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Sunday, September 8, 2002



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The people of Kauai lived
through a nightmare when
the powerful storm struck



By Anthony Sommer
tsommer@starbulletin.com

LIHUE >> A few nights after Hurricane Iniki demolished their Princeville home, Davey Cook, then 3, awoke from a deep sleep and told his parents that it was all fixed, that everything was back the way it had been before the storm.




HURRICANE INIKI
REMEMBERED:

» A decade after
» Deadly power
» Lingering fear
» First-hand view
» Resort's ruins
» Then and now




"He was having a dream," said his father, Chris Cook, at the time an aide to Mayor JoAnn Yukimura and now editor of the Garden Island, Kauai's daily newspaper.

"It was the only home he had ever known, and it had been destroyed and he wanted it to be fixed. And in his dream it was.

"For the next three years, his teachers would tell us that whenever Davey drew pictures, he would only draw dark circles -- storm clouds."

The story told by Cook about how he and his wife, Evelyn, and their sons, Christian and Davey, survived the storm could be repeated throughout the island thousands of times.

"We had been hiding in a bedroom in the lee of the storm winds," Cook recalled. "A glass louver broke, driving us into the bathroom. Five minutes later, a window shattered in the bedroom, preceded by a loud thud," Cook later recalled.

"It looked like a lumber yard had been delivered into the bedroom. If we had stayed there, my family would have been smashed into the back wall by a stack of wood 4 to 5 feet high, traveling at over 160 mph."

Kauai residents who went through Iniki were forever changed. Like experiencing combat, they had been through a defining moment.

Ten years later, they unconsciously use Sept. 11, 1992, as a basic milestone in their lives. The actual date of an event such as a birth or a death or wedding or divorce is rarely mentioned in conversation. To Kauai residents, it either happened "before Iniki" or "after Iniki."

"It was a collective near-death experience," Yukimura says today. Only two people on the island died during the storm. Most of the injuries came after the storm, when people stepped on nails or fell off roofs they were repairing. But during the storm, most were afraid they would not survive.

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DEAN SENSUI / DSENSUI@STARBULLETIN.COM
Doug Trenton and his son, Ryan, and girlfriend, Debbie Porcella, stood in the spot where their porch once stood. A storm surge on Sept. 11, 1992 from Hurricane Iniki swept the Hoona Road home off its foundation. In the picture at top, Iniki was photographed from the space shuttle Endeavour two days after it rolled over Kauai.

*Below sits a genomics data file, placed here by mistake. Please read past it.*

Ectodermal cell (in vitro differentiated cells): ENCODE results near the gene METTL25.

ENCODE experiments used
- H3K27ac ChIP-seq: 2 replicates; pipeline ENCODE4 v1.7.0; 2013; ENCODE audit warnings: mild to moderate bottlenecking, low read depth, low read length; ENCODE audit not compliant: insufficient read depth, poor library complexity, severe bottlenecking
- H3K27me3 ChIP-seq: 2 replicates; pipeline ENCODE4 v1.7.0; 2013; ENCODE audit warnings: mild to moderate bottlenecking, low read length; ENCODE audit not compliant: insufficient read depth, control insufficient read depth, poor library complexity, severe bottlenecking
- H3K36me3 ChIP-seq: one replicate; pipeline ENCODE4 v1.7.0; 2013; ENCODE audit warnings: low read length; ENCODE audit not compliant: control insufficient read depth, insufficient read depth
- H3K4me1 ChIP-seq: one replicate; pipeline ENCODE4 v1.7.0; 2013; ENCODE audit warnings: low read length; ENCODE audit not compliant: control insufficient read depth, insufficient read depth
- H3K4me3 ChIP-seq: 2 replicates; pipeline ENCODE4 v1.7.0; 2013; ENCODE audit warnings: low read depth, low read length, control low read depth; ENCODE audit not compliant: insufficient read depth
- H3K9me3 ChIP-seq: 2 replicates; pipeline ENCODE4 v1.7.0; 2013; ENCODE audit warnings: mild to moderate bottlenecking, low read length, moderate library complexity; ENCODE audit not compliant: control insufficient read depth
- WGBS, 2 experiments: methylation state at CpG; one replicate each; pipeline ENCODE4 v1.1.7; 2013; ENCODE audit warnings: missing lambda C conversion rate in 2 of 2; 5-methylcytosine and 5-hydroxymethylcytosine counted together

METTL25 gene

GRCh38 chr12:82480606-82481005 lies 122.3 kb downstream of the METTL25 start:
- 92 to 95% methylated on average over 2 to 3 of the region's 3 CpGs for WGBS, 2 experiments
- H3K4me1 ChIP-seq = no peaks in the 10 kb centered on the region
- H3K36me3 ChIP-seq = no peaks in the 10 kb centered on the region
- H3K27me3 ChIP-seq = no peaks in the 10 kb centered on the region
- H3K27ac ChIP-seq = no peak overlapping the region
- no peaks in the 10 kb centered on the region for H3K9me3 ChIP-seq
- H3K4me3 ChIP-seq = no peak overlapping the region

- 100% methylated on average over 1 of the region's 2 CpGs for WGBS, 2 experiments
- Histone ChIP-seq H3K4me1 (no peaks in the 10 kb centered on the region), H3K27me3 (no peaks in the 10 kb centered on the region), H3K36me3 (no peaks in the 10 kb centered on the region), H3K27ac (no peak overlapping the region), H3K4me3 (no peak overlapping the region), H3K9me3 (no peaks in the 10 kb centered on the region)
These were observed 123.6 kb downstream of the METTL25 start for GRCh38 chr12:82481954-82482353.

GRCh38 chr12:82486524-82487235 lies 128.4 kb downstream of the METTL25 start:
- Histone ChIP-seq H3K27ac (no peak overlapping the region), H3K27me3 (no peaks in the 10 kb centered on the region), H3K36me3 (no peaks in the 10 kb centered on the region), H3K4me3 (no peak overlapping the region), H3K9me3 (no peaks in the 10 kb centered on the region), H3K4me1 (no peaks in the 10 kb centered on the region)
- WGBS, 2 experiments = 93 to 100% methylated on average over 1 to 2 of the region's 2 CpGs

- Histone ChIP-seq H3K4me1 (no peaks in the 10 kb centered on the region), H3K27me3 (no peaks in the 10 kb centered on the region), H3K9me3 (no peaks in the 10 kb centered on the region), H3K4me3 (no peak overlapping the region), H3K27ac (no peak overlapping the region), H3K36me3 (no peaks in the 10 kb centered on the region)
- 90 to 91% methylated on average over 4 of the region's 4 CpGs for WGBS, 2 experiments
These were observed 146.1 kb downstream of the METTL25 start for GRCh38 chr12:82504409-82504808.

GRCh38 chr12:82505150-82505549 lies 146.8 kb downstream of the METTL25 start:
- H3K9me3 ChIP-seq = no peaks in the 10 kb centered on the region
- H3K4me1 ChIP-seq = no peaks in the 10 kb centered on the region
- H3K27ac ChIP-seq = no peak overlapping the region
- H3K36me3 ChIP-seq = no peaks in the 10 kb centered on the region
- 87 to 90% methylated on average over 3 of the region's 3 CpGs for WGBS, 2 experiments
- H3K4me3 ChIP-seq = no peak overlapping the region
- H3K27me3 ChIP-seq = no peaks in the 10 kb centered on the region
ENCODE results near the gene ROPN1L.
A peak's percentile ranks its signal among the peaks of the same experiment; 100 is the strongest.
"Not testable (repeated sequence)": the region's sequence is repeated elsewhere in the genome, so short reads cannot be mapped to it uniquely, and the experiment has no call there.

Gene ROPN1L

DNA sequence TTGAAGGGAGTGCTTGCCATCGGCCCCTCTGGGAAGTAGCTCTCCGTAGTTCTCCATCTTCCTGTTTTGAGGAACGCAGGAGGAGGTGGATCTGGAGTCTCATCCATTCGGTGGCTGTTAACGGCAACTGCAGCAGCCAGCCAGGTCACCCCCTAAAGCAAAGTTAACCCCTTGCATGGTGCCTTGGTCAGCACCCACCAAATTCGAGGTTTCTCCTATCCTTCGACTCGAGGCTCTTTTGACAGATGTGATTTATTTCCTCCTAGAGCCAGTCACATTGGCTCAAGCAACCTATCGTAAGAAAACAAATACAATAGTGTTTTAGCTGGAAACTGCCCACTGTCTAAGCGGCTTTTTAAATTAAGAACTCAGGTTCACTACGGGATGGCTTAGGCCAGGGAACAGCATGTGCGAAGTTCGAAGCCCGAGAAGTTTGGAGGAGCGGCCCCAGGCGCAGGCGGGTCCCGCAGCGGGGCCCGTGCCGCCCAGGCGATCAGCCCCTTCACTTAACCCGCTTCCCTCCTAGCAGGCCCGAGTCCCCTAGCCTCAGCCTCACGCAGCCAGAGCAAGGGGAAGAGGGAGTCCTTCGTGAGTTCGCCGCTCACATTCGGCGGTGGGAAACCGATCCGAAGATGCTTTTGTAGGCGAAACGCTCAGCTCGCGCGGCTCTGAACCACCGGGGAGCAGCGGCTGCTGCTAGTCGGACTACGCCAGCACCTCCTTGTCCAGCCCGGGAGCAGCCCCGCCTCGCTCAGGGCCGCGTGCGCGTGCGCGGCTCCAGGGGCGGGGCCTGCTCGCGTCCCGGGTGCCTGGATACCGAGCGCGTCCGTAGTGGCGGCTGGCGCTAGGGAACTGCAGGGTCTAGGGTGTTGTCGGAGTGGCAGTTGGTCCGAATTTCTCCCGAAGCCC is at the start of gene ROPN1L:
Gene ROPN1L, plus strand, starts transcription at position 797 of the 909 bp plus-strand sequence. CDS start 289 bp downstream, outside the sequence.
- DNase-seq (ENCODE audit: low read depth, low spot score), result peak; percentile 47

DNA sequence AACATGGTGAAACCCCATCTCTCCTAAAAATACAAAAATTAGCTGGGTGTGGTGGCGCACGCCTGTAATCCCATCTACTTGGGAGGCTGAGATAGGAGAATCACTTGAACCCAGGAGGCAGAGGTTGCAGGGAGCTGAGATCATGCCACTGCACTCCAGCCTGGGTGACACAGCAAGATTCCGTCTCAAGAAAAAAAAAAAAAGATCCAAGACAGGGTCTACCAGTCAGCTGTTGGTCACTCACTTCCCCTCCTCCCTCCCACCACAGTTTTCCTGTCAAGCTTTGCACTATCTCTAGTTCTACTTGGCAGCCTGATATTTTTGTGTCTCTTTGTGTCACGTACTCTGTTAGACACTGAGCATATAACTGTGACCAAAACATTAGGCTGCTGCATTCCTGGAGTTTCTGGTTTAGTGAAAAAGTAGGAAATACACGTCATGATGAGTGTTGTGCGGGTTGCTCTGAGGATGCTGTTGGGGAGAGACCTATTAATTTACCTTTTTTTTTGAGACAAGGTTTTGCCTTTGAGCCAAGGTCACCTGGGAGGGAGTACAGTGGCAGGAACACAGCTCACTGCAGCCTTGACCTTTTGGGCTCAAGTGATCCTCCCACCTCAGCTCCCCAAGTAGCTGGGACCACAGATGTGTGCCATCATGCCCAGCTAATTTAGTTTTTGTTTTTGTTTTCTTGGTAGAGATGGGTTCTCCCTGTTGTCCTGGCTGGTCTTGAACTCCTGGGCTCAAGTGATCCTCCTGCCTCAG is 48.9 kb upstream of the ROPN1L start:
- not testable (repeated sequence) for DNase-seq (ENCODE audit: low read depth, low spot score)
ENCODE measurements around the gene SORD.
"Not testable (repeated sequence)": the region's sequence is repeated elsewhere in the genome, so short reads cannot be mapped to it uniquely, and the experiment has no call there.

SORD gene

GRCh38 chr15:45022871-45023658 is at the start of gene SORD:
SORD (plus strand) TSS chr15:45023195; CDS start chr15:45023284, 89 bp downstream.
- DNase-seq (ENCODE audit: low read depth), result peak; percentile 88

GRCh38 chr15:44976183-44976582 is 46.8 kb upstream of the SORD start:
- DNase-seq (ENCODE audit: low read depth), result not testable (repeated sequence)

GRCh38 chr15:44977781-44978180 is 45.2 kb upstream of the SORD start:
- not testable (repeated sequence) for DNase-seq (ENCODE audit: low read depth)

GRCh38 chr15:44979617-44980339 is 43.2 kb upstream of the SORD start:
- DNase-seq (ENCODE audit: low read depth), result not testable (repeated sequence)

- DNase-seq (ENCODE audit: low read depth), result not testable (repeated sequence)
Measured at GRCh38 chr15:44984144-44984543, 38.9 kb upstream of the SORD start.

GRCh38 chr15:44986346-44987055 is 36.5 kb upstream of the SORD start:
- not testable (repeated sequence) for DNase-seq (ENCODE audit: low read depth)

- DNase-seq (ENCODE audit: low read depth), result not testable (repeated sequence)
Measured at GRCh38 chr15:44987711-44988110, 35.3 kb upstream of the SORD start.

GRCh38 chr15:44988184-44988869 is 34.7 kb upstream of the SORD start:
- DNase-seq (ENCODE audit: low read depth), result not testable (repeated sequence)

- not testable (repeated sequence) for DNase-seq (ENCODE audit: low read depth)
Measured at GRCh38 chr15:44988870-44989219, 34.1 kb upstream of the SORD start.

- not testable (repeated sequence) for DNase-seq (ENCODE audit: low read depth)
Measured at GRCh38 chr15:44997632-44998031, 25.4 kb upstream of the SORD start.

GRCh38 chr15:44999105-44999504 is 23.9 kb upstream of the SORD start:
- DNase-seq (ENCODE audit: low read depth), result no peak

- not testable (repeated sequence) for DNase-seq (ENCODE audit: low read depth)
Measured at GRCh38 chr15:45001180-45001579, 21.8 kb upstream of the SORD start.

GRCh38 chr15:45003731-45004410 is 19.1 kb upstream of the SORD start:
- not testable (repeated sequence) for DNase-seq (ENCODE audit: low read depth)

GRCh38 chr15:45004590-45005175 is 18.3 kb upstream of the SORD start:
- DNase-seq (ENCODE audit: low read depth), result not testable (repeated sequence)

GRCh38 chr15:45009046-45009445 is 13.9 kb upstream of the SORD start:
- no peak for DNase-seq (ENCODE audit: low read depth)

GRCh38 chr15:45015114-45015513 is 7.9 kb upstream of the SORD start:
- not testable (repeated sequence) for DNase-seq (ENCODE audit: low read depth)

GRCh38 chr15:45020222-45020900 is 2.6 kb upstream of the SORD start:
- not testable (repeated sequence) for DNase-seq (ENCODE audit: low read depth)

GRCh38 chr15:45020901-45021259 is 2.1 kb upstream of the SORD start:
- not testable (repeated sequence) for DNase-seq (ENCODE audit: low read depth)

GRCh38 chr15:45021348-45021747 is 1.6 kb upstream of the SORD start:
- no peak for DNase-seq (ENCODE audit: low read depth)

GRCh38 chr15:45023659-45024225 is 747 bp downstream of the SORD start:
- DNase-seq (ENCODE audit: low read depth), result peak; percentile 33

State Rep. Mina Morita relates the story of one close friend in Kilauea whose house collapsed around her while the family hid under mattresses. The woman's 6-year-old son passed out in fear and had to be treated for shock.

Not far away, in Hanalei, Ray Chuan, who has a doctorate in physics and is one of the island's more strident environmentalists, stayed in his two-story house, determined to save his huge glass windows. He spent the storm opening and closing windows to equalize the pressure on the glass.

"I only lost one small window downstairs, and that was to flying debris. The house next door, which was all locked up, lost every window including the window frames," Chuan said. "But I wouldn't recommend trying what I did unless you have a very thorough understanding of aerodynamics."

Most people felt they were in such great danger that they were giddy and giggling when the storm passed. Most remember the sky after Iniki as being brilliantly blue.

"In the first week or two, everyone was euphoric," said Sandy Ritz, of Oahu, who wrote her dissertation for her doctorate in public health on the humor used by disaster victims, based on her interviews with people on Kauai.

"It's called the Honeymoon Period. They have survived and the losses haven't sunk in," Ritz said.

Lavish block parties began all over the island as residents, stores and restaurants gave away the food from their now useless freezers. Today, people all over Kauai recall huge neighborhood barbecues.